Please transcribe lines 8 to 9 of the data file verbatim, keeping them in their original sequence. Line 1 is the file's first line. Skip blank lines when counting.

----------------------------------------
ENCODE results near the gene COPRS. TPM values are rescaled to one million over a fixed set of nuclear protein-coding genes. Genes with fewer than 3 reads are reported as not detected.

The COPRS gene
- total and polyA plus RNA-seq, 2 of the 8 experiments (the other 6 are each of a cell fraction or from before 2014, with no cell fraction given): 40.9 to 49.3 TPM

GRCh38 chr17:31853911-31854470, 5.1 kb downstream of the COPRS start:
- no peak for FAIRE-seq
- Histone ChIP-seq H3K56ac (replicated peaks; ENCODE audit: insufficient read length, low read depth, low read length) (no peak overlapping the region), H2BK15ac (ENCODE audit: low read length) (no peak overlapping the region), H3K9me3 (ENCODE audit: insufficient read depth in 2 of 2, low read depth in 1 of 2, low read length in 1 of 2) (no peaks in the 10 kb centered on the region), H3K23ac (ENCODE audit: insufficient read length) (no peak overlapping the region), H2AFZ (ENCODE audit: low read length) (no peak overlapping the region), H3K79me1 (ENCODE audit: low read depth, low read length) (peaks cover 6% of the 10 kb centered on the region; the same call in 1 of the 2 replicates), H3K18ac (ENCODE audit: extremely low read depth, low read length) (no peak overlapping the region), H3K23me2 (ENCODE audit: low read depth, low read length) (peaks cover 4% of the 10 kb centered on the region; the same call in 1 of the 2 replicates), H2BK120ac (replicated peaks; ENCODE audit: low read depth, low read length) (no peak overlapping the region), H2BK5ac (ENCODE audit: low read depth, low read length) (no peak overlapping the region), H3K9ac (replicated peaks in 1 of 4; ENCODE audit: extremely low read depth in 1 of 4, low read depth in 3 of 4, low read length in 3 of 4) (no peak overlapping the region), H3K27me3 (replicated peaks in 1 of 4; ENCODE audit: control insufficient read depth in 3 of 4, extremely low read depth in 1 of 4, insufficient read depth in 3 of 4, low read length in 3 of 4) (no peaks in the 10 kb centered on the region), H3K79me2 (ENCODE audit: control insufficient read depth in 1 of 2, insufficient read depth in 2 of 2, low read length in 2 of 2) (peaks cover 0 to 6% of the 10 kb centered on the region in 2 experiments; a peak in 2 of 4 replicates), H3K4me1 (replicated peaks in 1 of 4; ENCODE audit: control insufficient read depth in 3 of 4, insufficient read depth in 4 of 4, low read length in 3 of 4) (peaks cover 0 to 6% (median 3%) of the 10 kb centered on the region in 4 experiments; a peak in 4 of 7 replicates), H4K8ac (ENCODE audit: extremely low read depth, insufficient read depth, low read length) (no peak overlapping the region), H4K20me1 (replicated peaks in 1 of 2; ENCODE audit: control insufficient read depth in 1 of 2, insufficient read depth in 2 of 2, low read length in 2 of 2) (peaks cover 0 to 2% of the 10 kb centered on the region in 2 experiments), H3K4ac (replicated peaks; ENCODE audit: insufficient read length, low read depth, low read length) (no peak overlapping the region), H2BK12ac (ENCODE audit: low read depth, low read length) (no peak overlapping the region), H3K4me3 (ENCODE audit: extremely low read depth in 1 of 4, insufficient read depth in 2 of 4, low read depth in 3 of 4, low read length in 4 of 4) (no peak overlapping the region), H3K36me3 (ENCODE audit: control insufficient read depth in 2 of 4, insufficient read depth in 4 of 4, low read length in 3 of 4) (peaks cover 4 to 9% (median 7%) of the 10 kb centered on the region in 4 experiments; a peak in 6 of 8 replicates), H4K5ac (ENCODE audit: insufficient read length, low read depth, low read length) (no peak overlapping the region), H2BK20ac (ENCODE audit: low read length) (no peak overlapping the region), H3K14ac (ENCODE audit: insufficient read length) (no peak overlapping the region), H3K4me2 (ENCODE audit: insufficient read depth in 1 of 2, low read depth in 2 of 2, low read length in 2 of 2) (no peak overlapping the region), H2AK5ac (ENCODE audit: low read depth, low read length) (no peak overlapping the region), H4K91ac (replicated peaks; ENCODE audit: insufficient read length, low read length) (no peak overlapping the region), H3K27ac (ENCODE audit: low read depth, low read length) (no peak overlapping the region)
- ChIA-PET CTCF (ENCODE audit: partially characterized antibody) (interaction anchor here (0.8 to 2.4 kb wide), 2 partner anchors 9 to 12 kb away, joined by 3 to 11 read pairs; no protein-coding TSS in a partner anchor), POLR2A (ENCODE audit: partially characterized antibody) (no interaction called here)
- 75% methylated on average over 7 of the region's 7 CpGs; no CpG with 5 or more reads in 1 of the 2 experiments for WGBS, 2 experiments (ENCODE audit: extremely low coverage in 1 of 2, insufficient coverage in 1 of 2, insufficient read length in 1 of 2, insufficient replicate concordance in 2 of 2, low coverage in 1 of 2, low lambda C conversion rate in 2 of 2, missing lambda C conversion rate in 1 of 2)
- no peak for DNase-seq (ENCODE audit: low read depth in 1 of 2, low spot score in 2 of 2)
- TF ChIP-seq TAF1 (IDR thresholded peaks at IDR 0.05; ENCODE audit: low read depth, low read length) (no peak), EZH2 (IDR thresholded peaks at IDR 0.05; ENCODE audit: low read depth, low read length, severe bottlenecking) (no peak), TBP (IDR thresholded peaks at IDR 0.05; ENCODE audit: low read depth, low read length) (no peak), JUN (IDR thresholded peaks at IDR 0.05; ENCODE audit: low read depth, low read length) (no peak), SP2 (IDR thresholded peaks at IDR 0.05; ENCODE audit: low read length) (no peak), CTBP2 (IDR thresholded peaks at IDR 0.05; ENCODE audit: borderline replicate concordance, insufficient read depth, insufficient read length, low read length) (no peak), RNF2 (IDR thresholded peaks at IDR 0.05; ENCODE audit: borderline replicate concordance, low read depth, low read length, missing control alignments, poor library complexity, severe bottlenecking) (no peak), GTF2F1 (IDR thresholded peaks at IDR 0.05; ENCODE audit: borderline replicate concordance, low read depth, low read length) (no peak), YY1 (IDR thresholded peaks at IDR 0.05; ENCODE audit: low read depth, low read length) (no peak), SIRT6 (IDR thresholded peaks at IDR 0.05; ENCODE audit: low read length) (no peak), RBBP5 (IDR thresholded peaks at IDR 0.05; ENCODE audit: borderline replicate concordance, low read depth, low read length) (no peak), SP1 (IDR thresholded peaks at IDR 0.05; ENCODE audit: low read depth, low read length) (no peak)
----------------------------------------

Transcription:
- 75% methylated on average over 7 of the region's 7 CpGs; no CpG with 5 or more reads in 1 of the 2 experiments for WGBS, 2 experiments (ENCODE audit: extremely low coverage in 1 of 2, insufficient coverage in 1 of 2, insufficient read length in 1 of 2, insufficient replicate concordance in 2 of 2, low coverage in 1 of 2, low lambda C conversion rate in 2 of 2, missing lambda C conversion rate in 1 of 2)
- no peak for DNase-seq (ENCODE audit: low read depth in 1 of 2, low spot score in 2 of 2)